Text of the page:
Michael Kansberg, Artisa, Estate Sommelier, Cindy Rynning and me; Photo Credit: Chris Pittman
Our second day began with a visit to Arista Winery. I first met Mark McWilliams at a wine dinner at Lakewood Country Club in 2002. He is a former Texas boy and our friendship clicked immediately. When I had the chance to visit the winery again, I was bummed to find that Mark was going to be out of town, but he set Cindy and I up with Michael Kanbergs, Estate Sommelier, who took fabulous care of us.
We arrived at the picturesque Pavilion for our Taste of Terroir. My earlier dinner with Mark gave me a little background into the McWilliams family and how they came from Texas to California and their philosophy about wine. That story is here.
The family purchased the property in 1999, initially for grape growing, and then decided to switch to winemaking in 2003. In 2012, they sold the brand to their sons, Mark, who is the winemaker and Ben, who oversees hospitality and estate activities. The McWilliams have always believed in small lots of Pinot and Chardonnay focusing on quality with a focus on unique vineyard sites, and the sons have continued that legacy. The focus is about showcasing classic Russian River Valley profiles – which as you taste through these wines you find are diverse and reflective of the vineyards and their sense of place.
We had the following line-up with a surprise food pairing from Arista’s Executive Chef, Tim Caulkers that featured some of the freshest garden tomatoes that I have ever eaten:
2015 Arista Russian River Valley Chardonnay – this was an Old-World style that was elegant with notes of lemon custard, tropical, passion fruit, pear, apple and an almost saline characteristic that I adored.
2015 Arista Russian River Valley Pinot Noir – this was an earthy blend with cherry cola, plum, licorice, all spice, earthy and cloves.
2015 Arista Perli Vineyard Russian River Valley Pinot Noir – bursting with cranberry, raspberry, strawberry, herbs, Asian spice and minerality.
2015 Mononi Vineyard Russian River Valley Pinot Noir – these three acres of grapes are farmed exclusively by Paul Mononi. I tasted notes of black tea, flowers, red fruit, herbs and spice.
2015 Banfield Vineyard Russian River Zinfandel – these vines were planted in 1880, the year that Edison applied for a patent on the light bulb. It was a nuanced and balanced zinfandel with black and red fruit, but done in more of a Pinot Noir style.
Carrie, me and Cindy Rynning
After Arista, we returned to Mauritson Family Vineyards, another favorite from my Spring trip a few years ago. We had the opportunity to four wheel with Carrie Mauritson who heads up sales and marketing for a lovely picnic lunch in Rockville Vineyard. For the story, click here. The family has been growing grapes and making wine for six generations and been in the Dry Creek Valley for more than 150 years.
S.P. Hallengren, the great-great-great grandfather of the family and pioneer of the Rockpile region, first planted vines in 1884 and was also a sheep rancher. This land has quite the history. The Rockpile land and ranch grew to 4,000 acres by the early 1960s when the Army Corps of Engineers decided the land was needed to build Lake Sonoma. The government paid 48 cents on the dollar and most of the family’s original ranch is now under water. The family moved to Alexander Valley where it purchased 110 acres and then to Dry Creek Valley. Maurtison has 310 acres across Dry Creek Valley, Alexander Valley and the Rockpile AVAs.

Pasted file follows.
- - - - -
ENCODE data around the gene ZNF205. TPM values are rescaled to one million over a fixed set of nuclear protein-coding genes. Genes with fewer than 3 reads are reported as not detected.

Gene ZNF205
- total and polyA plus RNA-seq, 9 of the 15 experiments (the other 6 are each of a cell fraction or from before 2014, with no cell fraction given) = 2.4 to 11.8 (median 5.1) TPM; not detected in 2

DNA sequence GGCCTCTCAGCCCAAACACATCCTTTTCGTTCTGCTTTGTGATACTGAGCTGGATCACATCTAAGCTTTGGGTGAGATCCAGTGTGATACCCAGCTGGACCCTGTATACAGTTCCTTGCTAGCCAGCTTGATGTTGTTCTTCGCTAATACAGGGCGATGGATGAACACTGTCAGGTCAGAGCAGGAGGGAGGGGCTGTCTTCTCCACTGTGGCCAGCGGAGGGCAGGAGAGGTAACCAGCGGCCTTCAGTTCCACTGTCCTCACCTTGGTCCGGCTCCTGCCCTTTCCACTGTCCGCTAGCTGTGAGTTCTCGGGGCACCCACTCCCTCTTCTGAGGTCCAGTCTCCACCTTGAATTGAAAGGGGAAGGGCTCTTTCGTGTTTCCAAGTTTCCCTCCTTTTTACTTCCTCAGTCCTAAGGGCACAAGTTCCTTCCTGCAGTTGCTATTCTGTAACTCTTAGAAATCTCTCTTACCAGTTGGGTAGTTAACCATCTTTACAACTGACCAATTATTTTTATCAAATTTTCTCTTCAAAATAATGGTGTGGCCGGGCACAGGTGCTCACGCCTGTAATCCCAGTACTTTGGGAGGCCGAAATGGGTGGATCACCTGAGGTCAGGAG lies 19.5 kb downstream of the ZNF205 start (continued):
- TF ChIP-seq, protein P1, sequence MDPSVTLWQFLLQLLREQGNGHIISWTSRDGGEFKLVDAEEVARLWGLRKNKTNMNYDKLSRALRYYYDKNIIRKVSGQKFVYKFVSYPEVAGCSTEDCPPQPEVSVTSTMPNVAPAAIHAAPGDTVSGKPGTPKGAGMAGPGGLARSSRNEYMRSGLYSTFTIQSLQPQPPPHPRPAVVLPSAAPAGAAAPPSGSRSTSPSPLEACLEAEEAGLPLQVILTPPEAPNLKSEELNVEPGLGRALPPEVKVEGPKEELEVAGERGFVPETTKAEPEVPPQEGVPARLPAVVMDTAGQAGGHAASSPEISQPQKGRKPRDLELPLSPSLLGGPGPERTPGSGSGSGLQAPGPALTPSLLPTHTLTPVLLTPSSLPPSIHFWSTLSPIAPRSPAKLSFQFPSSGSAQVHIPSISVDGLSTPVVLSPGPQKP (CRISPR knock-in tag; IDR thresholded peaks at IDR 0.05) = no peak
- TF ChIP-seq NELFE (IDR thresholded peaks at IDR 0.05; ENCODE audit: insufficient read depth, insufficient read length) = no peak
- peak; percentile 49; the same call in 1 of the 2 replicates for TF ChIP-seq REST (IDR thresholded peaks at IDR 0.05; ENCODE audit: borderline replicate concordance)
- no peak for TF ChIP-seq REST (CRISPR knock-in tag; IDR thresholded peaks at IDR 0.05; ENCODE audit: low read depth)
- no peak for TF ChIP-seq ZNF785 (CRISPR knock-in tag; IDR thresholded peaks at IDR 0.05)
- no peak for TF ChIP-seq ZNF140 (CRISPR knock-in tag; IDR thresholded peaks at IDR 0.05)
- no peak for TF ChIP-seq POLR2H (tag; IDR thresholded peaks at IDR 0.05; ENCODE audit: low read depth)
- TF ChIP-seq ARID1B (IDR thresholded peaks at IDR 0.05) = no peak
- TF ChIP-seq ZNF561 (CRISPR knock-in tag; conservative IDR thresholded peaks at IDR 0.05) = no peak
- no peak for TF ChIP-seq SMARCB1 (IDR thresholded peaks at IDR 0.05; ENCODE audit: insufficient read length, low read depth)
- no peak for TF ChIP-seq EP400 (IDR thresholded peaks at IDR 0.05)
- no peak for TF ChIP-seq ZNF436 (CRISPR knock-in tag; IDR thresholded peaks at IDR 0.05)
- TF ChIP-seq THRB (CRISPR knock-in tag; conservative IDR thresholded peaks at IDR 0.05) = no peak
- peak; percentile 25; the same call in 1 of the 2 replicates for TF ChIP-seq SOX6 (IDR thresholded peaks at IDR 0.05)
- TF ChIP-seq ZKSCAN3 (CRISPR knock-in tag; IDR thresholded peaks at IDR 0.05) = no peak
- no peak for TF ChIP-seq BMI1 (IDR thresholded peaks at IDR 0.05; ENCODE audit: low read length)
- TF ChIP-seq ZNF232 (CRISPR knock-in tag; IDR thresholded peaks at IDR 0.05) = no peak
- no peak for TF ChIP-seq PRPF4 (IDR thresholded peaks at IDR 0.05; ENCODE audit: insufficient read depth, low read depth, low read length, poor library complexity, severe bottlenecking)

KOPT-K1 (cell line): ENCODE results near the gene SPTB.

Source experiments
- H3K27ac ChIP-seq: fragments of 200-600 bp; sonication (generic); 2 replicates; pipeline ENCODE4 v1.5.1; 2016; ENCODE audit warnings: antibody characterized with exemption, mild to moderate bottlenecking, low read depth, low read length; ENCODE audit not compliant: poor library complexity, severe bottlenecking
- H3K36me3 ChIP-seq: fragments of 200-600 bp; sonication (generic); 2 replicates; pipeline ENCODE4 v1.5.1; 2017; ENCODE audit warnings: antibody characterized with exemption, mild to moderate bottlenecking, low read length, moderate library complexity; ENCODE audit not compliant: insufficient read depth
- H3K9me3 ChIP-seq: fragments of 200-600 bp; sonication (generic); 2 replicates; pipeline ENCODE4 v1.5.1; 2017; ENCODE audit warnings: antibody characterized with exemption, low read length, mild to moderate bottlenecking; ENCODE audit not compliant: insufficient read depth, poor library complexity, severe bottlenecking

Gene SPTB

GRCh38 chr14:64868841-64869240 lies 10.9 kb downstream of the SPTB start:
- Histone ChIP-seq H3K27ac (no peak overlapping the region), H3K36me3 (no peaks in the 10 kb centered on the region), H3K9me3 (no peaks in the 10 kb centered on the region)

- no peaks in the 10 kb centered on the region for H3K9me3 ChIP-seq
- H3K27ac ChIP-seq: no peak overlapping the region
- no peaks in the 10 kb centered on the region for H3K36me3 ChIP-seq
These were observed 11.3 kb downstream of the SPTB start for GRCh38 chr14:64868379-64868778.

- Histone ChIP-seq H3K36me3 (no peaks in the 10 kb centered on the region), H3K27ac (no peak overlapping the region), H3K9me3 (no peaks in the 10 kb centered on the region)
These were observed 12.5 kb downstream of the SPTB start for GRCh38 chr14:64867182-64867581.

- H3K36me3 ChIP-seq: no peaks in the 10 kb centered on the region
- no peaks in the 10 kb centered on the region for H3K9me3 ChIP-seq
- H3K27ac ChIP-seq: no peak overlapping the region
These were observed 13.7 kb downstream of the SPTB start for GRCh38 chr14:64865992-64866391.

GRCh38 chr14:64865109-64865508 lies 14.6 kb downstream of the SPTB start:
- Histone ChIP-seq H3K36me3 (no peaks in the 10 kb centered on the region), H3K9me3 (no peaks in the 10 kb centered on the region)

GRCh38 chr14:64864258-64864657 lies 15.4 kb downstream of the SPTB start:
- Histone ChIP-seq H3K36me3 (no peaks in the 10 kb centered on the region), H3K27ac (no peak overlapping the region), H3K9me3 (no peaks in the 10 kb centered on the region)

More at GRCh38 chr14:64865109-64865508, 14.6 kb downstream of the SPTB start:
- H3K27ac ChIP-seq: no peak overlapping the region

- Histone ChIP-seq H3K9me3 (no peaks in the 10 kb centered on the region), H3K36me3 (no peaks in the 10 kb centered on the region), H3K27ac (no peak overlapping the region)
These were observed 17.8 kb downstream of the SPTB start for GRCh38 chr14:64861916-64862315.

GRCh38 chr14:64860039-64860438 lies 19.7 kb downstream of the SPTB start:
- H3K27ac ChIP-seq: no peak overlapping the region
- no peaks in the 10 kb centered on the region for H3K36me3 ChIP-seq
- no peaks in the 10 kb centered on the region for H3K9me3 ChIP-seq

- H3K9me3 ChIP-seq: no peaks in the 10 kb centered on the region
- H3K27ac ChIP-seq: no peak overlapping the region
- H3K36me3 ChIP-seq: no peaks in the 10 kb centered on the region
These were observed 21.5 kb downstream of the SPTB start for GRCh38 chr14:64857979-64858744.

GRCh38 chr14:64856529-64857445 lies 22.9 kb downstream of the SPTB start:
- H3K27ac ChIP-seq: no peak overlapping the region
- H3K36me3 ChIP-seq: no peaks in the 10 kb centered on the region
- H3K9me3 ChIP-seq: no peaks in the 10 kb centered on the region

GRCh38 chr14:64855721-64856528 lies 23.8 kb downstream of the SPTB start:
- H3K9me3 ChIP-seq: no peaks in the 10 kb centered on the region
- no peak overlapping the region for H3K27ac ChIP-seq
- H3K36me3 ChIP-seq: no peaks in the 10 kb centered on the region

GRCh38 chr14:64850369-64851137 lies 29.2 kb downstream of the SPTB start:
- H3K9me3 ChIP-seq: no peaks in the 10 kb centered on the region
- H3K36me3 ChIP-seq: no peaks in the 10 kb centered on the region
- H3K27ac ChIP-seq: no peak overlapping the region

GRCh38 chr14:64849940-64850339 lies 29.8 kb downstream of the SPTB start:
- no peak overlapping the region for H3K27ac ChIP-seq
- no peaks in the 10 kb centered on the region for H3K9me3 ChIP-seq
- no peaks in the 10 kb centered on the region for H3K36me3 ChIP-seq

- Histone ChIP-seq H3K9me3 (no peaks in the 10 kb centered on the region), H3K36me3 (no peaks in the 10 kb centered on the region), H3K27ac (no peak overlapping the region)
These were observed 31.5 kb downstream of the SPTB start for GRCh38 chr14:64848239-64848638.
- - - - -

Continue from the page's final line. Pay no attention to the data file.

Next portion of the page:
For this tasting, Cindy and I sat in the library and had a special tasting with Carrie of current release and library wines and tasted through the following:
2016 Maurtison Chardonnay, Alexander Valley – notes of citrus, almond, pear, flowers and a nice minerality. Definitely an Old-World style of chardonnay that is my style.
2014 Mauritson Zinfandel, Dry Creek Valley – blackberry, raspberry, jammy notes and chocolate along with Asian spice in this complex Zinfandel. A great Zinfandel and all proceeds benefit Sonoma Country Resilience Fund supporting recovery from the wildfires.
2015 Rockpile Zinfandel, Cemetery Vineyards – rich blackberry pie, Fig Newton’s, Espresso, Maple Syrup and Chocolate make this happiness in a glass.
2012 Rockpile Zinfandel, Rockpile Ridge Vineyards (library selection) – After our wonderful lunch with Carrie the last visit, this is a special place for me and this wine did not disappoint. The age gave this wine some time to evolve and you could taste the minerality, the mellowed fruit and the elegant nature of the wine.
2014 Rockpile “Buck Pasture” Red Wine – black and red fruit, chocolate, mocha, earth, tobacco and herbs.
2009 Suther Cabernet Sauvignon (library selection) – I learned on this trip that Mauritson was doing a single soil 100 percent Cabernet Sauvignon program in its LOAM series. There are four – Suther, Loam, Positas and Clough. We tried Suther, which was weathered from sedimentary and extrusive igneous rock. Suther soil is a gravelly loam found on broad ridge tops and side slopes of mountains, with elevations ranging from 800-4,000 ft. I tasted black fruit, dark cherry, chocolate, minerality, some oak, some herbs and some spice. Divine and the ultimate time for a wine geek to well … geek…
We were transported by my favorite driver in the Valley, Chris Pittman from My Napa Valley Driver who has been driving us for years and I cannot say enough great things about.
We ended the day with a great meal at Chalkboard with some of my favorite people and had the opportunity to try the wines from Ed Thralls at Benovia. Rachel Thralls also brought some of the Rodney Strong and David Bynum wines. And then, these generous friends treated the table to a great dinner.